Actually, I think I didn’t develop anything at all, I just draw what I love, what’s part of my personal universe.

K: What inspires your dark, gory pictures?

A: Life. The constant fear of death. The constant hurt of living. The absurdity of the world. I take inspiration everywhere, in the street, in poetry, literature, TV, music… A sentence can trigger something. A melody or even an atmosphere can lead to an idea.

K: You use mostly bold black ink in a lot of your work. What do you like about this art style?

A: First, black doesn’t exist without white. It’s white which gives its boldness to black. I like the strength of black and white contrast. It’s direct, there is no digression. It’s plain black or plain white and yet it is possible to draw an infinity of nuanced meanings only using black ink and white paper.

K: What techniques do you use to get maximum effect out of black lines?

A: For me everything lies in the balance between black and white. We must find the perfect balance. A line or dot in the wrong place can change everything. A black line will have more strength on a white background but more depth if you add it some shading lines or dot. For maximum effect, I try to vary the techniques. It depends on what I want to highlight or bring out.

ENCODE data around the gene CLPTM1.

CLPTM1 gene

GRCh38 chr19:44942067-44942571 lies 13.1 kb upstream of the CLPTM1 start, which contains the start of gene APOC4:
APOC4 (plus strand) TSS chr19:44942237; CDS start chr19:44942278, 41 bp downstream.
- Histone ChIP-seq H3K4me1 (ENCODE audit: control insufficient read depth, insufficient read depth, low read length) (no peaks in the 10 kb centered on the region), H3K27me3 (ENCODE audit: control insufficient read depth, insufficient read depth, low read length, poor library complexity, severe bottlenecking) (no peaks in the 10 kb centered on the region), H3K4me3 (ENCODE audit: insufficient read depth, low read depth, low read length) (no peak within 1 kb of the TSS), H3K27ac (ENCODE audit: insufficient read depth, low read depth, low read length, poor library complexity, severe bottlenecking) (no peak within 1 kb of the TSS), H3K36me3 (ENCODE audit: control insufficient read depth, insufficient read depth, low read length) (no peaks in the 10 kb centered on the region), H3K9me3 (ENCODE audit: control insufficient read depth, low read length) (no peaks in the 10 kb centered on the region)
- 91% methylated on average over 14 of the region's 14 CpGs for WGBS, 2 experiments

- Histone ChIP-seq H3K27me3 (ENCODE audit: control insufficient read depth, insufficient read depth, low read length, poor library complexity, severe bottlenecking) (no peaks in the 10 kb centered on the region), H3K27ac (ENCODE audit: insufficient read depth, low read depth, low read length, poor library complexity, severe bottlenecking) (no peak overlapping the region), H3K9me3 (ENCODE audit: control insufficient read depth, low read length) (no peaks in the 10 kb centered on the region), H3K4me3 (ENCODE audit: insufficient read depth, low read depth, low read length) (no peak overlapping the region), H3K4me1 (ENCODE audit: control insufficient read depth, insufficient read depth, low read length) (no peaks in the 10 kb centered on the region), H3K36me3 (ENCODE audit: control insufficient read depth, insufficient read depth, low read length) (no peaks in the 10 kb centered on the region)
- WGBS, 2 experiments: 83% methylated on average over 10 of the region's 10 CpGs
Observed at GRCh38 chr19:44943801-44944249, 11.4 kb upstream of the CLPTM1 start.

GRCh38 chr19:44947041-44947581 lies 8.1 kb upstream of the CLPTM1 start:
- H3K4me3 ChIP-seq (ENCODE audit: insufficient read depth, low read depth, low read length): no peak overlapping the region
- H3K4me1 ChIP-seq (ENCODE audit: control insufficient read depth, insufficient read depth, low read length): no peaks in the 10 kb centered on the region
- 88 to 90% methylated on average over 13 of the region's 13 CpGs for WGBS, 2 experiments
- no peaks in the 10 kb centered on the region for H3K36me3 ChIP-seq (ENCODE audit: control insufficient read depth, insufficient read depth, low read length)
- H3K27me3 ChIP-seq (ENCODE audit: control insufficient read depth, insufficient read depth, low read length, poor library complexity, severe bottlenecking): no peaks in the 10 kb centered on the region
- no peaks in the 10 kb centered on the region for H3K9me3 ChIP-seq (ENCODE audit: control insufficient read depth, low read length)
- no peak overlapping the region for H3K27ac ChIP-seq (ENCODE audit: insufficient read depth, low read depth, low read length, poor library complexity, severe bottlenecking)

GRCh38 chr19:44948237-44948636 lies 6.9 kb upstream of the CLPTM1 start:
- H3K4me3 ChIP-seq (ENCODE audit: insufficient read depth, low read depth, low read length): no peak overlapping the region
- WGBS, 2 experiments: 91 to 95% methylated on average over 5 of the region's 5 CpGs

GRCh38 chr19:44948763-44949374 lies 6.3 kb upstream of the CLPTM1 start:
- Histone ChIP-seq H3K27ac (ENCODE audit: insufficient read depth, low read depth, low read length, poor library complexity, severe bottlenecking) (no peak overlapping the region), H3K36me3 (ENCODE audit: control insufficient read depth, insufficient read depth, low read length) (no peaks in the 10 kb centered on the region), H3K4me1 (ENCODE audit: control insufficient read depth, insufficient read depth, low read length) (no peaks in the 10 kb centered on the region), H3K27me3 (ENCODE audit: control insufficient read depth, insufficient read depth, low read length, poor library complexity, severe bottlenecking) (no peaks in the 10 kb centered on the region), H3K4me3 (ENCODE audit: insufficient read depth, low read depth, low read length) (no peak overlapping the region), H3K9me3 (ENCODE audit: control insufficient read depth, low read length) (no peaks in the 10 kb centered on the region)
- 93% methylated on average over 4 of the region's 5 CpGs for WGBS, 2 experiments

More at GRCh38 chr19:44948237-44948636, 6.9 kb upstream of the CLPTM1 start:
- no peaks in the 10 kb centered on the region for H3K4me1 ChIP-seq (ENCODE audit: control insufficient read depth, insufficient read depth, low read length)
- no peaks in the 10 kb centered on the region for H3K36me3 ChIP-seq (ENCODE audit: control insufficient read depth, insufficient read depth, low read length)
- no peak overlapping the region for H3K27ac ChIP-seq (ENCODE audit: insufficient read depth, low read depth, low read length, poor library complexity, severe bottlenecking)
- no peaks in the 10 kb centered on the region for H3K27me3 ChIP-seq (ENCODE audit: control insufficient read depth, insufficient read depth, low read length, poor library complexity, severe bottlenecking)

K: How do you feel your sparing use of colour adds to the impact of each piece?

A: The only colour I use is red, mostly for blood drops here and there. I place these touches of red carefully in the composition to create a path for the eye, to lead the spectator. Also I think it adds to the dramatic atmosphere of the scenes I draw. It’s creates a break, a shock in the composition.

K: What makes you want to draw skulls and skeletons?